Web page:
One Practice In The Books
There’s probably not a whole lot you can read into after only one practice, but it at least caught my attention that six of the top seven cars after practice were all powered by Honda. Of course, the fastest car belonged to Sébastien Bourdais, who drives a Chevy.
We’ll know a lot more after the next practice that starts at 3:00, but it’s nice to see some different names at the top of the score sheet. After Bourdais, Jack Hawksworth led the Honda brigade in P2. Then it was Carlos Muñoz as the fastest car for Andretti Autosport. His teammate, Ryan Hunter-Reay was third quick. After that, Takuma Sato completed a strong practice for AJ Foyt Enterprises, placing cars in P2 and P6. James Hinchclffe completed the near-sweep of the Top-Seven for Honda.
But you know that the Ganassi and Penske teams were just sorting out their cars. At least I hope that’s what was going on. Helio Castroneves was seventeenth quickest, while Tony Kanaan was twenty-first out of twenty-one cars.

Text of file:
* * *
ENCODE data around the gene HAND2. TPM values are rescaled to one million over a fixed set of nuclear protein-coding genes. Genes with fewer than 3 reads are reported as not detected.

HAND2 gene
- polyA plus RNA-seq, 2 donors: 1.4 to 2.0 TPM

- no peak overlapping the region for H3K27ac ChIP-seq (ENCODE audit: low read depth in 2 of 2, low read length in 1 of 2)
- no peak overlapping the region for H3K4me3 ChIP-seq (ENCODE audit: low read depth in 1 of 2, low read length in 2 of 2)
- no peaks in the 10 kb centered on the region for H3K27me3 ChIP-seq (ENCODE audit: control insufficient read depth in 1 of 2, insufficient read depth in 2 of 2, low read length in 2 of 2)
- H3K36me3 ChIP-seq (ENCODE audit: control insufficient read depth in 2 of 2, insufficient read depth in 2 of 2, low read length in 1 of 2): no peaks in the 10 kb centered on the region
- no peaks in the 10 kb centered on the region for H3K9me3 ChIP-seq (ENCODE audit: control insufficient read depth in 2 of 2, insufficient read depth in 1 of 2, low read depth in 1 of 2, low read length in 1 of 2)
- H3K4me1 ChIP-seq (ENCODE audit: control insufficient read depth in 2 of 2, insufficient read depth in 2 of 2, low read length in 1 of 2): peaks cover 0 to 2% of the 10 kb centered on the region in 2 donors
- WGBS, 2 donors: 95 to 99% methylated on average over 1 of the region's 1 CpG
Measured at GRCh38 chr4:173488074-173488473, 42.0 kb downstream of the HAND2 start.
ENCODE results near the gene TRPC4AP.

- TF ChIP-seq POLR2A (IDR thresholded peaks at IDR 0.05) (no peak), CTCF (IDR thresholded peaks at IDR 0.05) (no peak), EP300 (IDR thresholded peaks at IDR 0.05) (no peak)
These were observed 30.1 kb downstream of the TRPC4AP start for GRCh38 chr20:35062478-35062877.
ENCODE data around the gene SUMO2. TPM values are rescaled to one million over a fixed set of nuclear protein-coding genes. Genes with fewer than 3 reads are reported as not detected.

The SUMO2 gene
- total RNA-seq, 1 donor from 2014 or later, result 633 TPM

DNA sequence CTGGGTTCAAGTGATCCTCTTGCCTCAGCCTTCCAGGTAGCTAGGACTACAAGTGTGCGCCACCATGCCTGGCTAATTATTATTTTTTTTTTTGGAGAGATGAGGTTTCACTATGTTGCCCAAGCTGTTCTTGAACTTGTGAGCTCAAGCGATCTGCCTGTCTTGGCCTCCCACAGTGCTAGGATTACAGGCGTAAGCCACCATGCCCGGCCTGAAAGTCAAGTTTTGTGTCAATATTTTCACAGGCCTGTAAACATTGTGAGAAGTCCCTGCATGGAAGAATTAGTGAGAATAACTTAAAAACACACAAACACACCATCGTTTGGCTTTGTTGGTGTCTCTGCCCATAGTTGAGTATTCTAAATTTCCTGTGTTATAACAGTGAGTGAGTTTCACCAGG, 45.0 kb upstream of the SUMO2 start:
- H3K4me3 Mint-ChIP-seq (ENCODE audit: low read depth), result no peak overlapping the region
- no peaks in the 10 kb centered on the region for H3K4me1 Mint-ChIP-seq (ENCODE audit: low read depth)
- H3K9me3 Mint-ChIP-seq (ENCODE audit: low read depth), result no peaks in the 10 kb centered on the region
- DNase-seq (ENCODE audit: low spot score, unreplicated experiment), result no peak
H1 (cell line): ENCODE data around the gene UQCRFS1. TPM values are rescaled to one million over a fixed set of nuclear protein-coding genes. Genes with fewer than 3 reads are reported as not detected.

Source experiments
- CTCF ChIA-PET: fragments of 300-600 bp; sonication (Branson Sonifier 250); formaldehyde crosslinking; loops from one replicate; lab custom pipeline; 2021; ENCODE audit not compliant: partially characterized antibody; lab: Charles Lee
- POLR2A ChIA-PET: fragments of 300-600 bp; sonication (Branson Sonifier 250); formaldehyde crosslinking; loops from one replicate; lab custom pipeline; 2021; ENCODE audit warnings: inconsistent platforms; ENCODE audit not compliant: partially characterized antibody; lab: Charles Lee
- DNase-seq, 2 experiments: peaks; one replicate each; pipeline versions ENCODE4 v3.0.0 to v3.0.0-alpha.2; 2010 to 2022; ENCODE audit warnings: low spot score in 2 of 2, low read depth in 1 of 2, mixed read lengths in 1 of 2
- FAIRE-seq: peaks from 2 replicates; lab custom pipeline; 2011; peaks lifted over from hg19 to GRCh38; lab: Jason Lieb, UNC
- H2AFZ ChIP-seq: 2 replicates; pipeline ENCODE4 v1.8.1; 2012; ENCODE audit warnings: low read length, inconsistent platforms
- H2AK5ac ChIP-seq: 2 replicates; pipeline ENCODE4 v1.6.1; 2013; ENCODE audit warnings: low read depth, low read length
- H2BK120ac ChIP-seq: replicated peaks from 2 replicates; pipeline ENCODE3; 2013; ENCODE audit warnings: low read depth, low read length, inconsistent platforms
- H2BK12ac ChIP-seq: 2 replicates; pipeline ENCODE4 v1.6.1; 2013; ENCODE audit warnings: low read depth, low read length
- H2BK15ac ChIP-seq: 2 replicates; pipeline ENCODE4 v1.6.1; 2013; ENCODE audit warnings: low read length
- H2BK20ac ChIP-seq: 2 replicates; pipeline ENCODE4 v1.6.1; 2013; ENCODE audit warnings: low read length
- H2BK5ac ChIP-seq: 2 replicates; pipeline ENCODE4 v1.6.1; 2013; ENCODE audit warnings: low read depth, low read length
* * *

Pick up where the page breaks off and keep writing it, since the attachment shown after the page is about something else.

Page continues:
As practice wound down, I was chatting with longtime reader and commenter, Mike Silver. Not to name drop, but while we were talking, IndyCar President of Competition, Jay Frye, came up to me to speak. We spoke about the “non-call” of last week in Long Beach and discussed the rule-changes in effect this week. One interesting point was when I asked him about having an offending car simply give up a spot in the future. He said that will be considered again, but it was the owners that wanted that option taken away four months ago. So now, it’s either a warning or a race-killing penalty. Hmmm…
Susan has now joined me as it looks like the bottom is about to fall out. If it rains, it should be cleared up before the next Verizon IndyCar Series practice. I was able to get a few photos while down in the pits. I’ll post them below. I’ll have more after the second practice. In the meantime, be sure and follow me (@Oilpressureblog) and Susan (@MrsOilpressure) on Twitter. Be sure and check back later.